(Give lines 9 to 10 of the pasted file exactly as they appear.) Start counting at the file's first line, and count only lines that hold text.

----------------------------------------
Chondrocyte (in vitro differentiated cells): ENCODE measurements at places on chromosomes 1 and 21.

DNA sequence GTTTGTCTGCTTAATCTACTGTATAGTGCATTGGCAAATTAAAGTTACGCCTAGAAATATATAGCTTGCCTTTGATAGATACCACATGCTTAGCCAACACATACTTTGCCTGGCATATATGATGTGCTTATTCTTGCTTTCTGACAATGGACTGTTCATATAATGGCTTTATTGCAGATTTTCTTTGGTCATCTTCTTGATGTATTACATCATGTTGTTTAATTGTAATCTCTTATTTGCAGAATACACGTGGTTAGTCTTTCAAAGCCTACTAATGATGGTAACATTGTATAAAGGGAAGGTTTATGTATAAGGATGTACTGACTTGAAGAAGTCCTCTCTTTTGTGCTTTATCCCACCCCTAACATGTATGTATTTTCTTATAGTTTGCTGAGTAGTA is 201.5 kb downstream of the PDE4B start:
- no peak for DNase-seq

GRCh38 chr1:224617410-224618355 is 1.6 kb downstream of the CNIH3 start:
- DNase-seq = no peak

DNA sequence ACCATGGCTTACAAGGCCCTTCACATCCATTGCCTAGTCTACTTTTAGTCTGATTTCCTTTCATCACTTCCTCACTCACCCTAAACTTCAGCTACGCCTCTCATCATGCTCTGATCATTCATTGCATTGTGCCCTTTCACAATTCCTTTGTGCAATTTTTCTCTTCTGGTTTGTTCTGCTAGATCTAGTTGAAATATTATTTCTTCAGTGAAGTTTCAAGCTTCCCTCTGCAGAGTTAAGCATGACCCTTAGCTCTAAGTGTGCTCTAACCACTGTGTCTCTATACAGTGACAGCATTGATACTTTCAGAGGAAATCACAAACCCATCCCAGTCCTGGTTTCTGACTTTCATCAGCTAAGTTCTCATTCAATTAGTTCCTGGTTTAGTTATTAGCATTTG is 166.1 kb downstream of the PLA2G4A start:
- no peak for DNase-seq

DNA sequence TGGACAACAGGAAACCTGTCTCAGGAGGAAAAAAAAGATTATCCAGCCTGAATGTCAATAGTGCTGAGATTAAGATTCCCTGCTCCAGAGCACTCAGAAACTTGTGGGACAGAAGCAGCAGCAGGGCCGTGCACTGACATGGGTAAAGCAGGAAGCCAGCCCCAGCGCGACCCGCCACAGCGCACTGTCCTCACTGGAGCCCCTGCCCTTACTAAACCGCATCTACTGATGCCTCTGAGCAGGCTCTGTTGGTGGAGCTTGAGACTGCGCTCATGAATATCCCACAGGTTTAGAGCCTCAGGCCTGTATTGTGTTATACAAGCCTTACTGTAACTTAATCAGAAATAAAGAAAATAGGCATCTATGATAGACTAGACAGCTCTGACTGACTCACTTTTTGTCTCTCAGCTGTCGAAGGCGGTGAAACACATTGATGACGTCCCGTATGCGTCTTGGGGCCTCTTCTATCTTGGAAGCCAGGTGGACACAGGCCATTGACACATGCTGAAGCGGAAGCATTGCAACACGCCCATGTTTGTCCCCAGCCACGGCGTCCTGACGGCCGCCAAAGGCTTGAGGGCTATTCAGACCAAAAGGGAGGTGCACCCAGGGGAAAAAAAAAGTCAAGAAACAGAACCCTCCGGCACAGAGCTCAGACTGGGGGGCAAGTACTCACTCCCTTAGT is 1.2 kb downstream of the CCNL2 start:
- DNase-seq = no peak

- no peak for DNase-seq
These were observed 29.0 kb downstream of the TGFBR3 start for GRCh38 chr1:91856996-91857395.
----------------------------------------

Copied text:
- DNase-seq = no peak

- no peak for DNase-seq